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The SDPD office allows officers to write reports, take breaks. Police hope this will improve response times

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The San Diego Police Department has a new satellite office in Grantville that officials say will allow officers to spend more time in the area they are patrolling.

Agents can use the desktop to write reports and take breaks. The office is not open to the public.

City and police officials say they expect the space to allow officers to more quickly respond to calls in Grantville and other communities east of Interstate 15 in the East Division.

Officers assigned to the Kearny Mesa Division patrol communities at Lake Murray. Their police station is located on Aero Drive west of Interstate 15 in Serra Mesa.

“(The satellite office) means they can go out to write a report, eat a meal, go to the bathroom and not have to go back to Serra Mesa and Aero Drive to do it,” said Raul, a member of the city council of San Diego. Campillo said last month at a groundbreaking ceremony.

“It also means officers are right here in the community, which is the heart of public safety,” added Campillo, whose district includes the Grantville area. “They are here in the communities and in the beats that they patrol.”

The city leases the space to El Dorado Properties, which offered the room in its office at no cost. The office building includes restrooms and a break room.

“This satellite office is truly a win-win for the Navajo community, District 7 and SDPD and the entire East Division,” said David Smith, CEO of El Dorado Properties and President of Navajo Community Planners, which advises the city. on development. Questions. “We welcome all officers who will use this space.”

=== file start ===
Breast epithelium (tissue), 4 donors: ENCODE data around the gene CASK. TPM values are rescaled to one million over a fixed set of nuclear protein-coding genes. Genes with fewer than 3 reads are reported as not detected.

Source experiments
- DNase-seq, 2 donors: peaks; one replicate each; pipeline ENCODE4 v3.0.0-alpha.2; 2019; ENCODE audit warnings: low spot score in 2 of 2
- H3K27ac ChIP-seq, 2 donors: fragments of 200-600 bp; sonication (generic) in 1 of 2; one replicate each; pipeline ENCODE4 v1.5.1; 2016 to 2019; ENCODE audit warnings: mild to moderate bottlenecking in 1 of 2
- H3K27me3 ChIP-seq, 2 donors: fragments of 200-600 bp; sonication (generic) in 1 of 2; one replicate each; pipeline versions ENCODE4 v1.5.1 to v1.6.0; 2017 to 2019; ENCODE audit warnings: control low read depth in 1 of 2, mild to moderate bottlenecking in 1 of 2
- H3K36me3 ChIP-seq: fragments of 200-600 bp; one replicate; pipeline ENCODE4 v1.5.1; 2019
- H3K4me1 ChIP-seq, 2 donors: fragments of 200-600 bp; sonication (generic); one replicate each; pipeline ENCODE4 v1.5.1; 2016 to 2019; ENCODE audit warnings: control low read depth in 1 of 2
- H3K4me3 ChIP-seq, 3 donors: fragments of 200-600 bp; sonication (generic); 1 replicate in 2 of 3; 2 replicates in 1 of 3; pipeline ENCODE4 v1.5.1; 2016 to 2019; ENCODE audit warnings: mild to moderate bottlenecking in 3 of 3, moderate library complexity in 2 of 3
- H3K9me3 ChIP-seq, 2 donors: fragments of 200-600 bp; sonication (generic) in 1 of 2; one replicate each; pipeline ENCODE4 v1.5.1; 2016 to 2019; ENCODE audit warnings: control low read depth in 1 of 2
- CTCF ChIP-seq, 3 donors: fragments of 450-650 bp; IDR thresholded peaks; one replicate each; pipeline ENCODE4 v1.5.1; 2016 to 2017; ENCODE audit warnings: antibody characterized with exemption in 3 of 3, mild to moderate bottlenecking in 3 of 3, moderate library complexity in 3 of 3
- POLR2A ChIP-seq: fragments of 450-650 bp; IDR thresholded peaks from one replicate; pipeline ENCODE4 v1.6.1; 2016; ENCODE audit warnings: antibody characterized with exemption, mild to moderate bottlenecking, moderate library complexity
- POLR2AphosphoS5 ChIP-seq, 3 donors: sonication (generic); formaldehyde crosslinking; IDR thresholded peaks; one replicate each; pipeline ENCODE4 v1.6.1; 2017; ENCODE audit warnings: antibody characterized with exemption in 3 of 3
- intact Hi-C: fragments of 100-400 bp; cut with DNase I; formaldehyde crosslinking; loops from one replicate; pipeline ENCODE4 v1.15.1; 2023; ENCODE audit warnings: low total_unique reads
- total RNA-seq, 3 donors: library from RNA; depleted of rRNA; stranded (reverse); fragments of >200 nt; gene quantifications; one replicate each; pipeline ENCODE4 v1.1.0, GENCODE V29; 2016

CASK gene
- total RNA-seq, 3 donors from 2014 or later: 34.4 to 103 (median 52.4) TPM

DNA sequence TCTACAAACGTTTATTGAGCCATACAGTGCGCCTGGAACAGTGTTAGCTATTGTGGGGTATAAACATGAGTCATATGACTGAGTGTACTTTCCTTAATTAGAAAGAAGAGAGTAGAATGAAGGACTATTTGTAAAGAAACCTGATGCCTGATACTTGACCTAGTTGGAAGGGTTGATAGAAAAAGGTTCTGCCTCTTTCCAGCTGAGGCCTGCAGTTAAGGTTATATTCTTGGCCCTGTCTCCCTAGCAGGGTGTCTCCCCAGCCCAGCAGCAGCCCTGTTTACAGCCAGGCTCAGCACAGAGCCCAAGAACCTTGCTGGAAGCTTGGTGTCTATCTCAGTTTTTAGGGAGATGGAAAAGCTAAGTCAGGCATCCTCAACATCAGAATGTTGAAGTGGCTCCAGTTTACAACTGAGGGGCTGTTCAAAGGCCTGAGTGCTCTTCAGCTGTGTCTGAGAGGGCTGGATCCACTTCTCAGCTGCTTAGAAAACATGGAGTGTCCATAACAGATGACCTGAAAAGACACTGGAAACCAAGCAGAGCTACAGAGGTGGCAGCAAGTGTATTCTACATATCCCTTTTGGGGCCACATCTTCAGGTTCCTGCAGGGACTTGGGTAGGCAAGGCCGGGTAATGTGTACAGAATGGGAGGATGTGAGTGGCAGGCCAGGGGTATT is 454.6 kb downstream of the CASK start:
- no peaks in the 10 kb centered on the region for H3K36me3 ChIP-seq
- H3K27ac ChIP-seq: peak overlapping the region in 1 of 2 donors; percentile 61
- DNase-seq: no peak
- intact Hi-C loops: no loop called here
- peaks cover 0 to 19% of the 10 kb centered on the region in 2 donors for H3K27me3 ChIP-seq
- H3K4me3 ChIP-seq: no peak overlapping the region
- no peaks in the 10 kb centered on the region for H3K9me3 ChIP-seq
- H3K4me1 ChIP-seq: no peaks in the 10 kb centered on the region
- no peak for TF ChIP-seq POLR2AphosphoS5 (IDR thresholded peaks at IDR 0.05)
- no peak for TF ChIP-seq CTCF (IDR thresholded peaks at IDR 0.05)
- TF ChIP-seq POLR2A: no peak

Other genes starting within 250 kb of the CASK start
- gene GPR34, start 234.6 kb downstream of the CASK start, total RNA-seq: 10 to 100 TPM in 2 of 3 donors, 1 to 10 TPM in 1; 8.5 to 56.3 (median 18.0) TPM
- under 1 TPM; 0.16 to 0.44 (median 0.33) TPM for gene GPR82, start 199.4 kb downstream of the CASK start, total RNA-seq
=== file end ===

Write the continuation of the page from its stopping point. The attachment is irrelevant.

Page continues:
The Navajo community includes Allied Gardens, Del Cerro, Grantville, and San Carlos.

“This (office) is much needed and will pay dividends for both the officers and the community,” East Division Captain Ben Kelso said.

He said he expects the office to improve response times and allow agents to decompress “for a few moments before moving on to their next call.”

The effort comes as the police department faces response times that are the longest in more than a decade. The department still responds to priority emergencies like shootings within minutes, but its response to other types of calls takes longer. In fiscal year 2022, it took police, on average, about 40 minutes to respond to Priority 1 calls, which includes serious crimes like domestic violence and child abuse, according to city data. .

A breakdown of each division’s response times was not available.

The police department used to staff several “storefronts” around the city where community members could file reports and request other services. Part of the goal was to have agents in the areas they patrolled – like the new satellite office. However, the storefronts have closed over the past two decades for several reasons, including budget cuts, said Jared Wilson, president of the Police Officers Association.

The department still operates the Multicultural Community Relations office in City Heights. This office provides a variety of policing services to officers and community members, including translation services, with a focus on Southeast Asian and East African communities.

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California Daily Newspapers

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